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Sunday, November 23, 2014         

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Marina deleted from Ewa Beach resort

The cost of digging a channel and lack of demand for boat slips prompt the shift

By Andrew Gomes

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A marina in Ewa Beach planned as part of the Ocean Pointe and Hoakalei Resort communities had been dramatically downsized and reconfigured a few times in the last 30 years, but now it's slated for elimination.

Developer Haseko (Hawaii) Inc. plans to convert its 54-acre Ocean Pointe/Hoakalei marina site between White Plains Beach and Oneula Beach Park into a recreational lagoon with no surface connection to the ocean.

The decision was largely based on a lack of demand for market-priced boat slips and the cost to excavate a channel, the company said.

Though Haseko already dredged the marina interior and constructed jetties, the company said it couldn't justify further investment connecting the area to the ocean with a channel roughly 300 feet wide, 1,500 feet long and 20 feet deep.

Haseko said the change to a recreational lagoon will allow the company to fulfill the general vision for its $1.4 billion waterfront community sooner while opening the area to wider public use.

"Creating a lagoon enables us to achieve our long-held vision of a vibrant waterfront community in a more timely and efficient manner," said Sharene Saito Tam, a Haseko vice president.

Lagoon features would include crescent-shaped sandy beaches, a canoe hale, an amphitheater and a floating pedestrian bridge, according to a conceptual plan.

Activities in the brackish water would exclude motorized equipment but include swimming in a shallow area as well as canoeing, kayaking, stand-up paddleboarding and sailing in deeper areas.

Other elements of the plan include a mile-long path between the lagoon and the ocean, commercial space renting watercraft, restrooms, showers and about 150 to 200 public parking spaces.

The marina channel was a source of contention for some, including the Office of Hawaiian Affairs, which years ago argued against it because it would affect traditional shoreline activities of Native Hawaiians.

Tesha Malama, a 41-year Ewa Beach resident, said some boaters will be disappointed along with fishers who looked forward to slips and a public boat launch ramp that were planned along with the marina, but that the conversion to a lagoon is beneficial to the broader community.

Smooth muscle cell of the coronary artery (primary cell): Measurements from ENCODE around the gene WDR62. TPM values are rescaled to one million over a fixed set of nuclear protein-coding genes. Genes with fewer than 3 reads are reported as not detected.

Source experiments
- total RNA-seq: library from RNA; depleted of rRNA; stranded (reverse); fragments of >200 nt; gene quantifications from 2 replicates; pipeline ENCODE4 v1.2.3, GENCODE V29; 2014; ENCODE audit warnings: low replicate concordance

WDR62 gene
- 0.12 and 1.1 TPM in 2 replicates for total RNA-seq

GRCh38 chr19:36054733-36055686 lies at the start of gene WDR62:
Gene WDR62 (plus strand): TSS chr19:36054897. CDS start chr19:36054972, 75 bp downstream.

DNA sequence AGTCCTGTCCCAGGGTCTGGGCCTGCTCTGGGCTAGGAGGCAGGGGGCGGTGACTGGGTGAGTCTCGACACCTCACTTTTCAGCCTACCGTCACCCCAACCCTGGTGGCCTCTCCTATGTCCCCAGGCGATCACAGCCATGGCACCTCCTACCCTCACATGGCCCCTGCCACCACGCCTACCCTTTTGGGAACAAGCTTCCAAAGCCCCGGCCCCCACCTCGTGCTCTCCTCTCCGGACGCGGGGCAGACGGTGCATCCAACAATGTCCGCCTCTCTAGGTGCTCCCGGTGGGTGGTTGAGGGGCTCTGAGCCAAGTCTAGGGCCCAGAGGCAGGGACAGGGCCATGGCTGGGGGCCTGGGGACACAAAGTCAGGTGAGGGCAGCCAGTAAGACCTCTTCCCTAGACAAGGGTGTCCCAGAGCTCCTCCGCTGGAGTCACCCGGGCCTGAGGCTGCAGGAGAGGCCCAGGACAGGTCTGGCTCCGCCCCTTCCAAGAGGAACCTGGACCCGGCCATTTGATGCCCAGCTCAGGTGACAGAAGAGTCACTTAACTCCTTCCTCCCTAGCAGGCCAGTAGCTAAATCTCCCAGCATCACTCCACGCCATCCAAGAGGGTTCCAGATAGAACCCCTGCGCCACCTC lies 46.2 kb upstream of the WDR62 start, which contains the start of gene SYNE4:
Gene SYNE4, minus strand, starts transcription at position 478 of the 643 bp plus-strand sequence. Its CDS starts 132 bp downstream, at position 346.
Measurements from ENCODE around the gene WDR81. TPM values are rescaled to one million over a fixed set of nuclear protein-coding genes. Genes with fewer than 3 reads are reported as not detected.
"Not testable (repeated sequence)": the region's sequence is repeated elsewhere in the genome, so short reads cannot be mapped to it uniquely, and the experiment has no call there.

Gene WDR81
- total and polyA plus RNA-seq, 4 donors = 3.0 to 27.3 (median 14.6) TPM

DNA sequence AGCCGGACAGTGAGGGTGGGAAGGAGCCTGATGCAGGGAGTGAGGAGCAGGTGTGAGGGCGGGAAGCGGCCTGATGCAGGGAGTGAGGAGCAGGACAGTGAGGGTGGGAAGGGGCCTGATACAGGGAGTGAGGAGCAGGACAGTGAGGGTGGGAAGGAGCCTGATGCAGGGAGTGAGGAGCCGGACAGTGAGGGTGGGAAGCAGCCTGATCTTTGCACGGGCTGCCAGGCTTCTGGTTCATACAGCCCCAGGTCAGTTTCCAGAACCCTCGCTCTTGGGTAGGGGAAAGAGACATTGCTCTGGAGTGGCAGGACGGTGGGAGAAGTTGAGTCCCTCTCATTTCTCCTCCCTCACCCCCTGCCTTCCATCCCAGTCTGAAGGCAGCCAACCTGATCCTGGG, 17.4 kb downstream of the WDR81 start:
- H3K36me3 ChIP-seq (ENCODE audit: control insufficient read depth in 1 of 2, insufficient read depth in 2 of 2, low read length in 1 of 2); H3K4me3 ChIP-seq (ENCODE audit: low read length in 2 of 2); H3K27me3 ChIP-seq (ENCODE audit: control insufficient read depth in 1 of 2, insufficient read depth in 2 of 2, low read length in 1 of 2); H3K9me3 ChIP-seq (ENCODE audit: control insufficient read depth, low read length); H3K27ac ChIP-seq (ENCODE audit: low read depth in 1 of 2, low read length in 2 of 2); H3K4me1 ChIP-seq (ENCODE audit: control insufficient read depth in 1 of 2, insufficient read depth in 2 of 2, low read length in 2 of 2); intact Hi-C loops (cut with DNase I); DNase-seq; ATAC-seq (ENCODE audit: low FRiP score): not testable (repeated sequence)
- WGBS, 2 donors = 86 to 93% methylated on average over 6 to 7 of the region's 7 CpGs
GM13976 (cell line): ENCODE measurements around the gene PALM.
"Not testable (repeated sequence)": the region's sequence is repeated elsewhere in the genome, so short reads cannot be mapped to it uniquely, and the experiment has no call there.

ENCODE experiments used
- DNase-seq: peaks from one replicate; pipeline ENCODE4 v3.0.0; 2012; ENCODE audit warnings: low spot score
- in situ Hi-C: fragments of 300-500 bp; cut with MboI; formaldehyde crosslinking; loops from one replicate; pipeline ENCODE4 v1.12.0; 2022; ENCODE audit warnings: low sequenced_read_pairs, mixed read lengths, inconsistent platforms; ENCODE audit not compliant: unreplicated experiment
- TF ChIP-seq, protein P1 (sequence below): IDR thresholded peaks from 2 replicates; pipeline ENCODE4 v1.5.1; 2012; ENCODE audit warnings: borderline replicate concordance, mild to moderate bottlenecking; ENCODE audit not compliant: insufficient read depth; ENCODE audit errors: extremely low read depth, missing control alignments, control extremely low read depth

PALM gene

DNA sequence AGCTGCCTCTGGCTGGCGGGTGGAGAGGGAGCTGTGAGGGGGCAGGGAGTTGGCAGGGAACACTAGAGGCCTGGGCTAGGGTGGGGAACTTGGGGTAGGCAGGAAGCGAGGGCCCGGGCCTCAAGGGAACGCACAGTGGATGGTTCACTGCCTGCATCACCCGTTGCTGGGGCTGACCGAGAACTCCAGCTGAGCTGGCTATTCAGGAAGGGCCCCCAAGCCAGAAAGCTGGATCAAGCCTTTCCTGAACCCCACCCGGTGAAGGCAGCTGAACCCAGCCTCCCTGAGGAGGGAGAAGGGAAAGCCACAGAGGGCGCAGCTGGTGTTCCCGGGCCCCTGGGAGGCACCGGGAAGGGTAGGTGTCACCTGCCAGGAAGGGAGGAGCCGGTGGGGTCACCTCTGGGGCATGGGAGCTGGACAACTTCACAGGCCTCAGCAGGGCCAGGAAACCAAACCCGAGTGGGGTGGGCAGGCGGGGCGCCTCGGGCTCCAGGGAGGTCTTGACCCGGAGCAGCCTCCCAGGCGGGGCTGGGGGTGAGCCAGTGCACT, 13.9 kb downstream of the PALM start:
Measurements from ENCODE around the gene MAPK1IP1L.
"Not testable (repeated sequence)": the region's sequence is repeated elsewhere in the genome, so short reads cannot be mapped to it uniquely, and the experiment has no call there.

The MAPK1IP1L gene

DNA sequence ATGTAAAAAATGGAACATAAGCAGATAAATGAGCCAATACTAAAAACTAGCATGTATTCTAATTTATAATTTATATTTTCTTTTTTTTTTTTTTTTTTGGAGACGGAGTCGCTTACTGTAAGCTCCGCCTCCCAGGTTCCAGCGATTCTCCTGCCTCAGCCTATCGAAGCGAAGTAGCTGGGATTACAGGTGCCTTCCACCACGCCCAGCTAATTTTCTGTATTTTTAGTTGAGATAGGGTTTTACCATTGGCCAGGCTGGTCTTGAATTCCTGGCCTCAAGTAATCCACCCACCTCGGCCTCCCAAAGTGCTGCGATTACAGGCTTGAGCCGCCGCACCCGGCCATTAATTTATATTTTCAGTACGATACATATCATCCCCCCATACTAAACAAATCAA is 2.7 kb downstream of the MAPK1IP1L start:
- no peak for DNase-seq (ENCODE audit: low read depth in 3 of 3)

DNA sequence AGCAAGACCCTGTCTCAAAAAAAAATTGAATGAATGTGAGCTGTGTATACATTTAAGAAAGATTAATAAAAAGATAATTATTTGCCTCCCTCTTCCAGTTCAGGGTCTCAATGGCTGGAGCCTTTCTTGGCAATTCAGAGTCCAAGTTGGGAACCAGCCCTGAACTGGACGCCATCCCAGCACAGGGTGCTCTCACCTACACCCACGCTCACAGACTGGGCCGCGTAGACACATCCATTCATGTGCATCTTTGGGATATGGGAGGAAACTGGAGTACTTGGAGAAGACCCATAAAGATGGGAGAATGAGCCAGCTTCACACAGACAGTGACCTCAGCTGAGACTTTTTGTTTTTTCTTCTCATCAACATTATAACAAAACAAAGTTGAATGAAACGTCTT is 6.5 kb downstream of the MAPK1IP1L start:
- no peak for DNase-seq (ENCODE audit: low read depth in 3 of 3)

"I think you'll have more of the general public users," she said. "The change will be better for the greater community."

Local economist Paul Brewbaker of TZ Economics said in a report Haseko commissioned that the lagoon will benefit the developer as a resort amenity but that the public benefit will be greater.

"(Haseko's) intention to provide extensive public access to its lagoon, promenade, cultural and archaeological sites and to integrate its shoreline reaches with a continuum of beachfront park and recreational opportunity stretching from Oneula Beach Park in Ewa Beach to White Sands Beach in Kalaeloa is uniquely an attempt to privately produce a public good, for the benefit of the community and for the enhancement of the resort's commercial and activity-oriented businesses," Brewbaker wrote in the report.

The envisioned change is among the biggest for the 1,100-acre master-planned project initially proposed in 1979 by Colorado-based MSM & Associates which sought to create a community built around a marina with branching waterways like Hawaii Kai.

The original project, long known as Ewa Marina, gained a key approval from the state Land Use Commission in 1984, allowing development of up to 7,200 homes around a marina with 2,500 boat slips and 8.5 miles of waterways.

Haseko bought the property and development entitlements in 1989 for the project that by then called for 1,500 slips in a marina still similar to Hawaii Kai's, along with about 5,000 homes and a 27-hole golf course.

Construction began in 1997. In 2001 Haseko amended its master plan to reduce the size of the marina from 120 acres to 70 acres by eliminating an inland basin in conjunction with redesigning the golf course with 18 holes.

Later, Haseko cut the number of boat slips to between 600 and 800 on 54 acres.

The marina is one of three commercial pieces of the Ocean Pointe/Hoakalei community yet to be realized. Haseko has built about 3,500 of 4,850 homes, and the Ernie Els-designed golf course opened in 2009. Still to be developed are 950 units of hotel or time-share accommodations and a complex with retailers, restaurants and other businesses.

Saito Tam said there is no timetable for the visitor accommodations or commercial complex. She said the west side of the lagoon next to an archaeological and wetlands preserve could be open by the end of 2015 if permits and environmental approvals are obtained.

Some issues that will need to be examined in an environmental assessment or impact statement include water circulation and storm water drainage.

The lagoon's brackish water circulates naturally through porous rock below but would be enhanced by pumping ground water into the lagoon from a new well to refresh the lagoon four times a day, Saito Tam said.

The marina was to serve as an outlet for 10-year flood drainage. Saito Tam said Haseko plans to add more retention ponds on the golf course to catch runoff along with a couple of ponds next to the lagoon.






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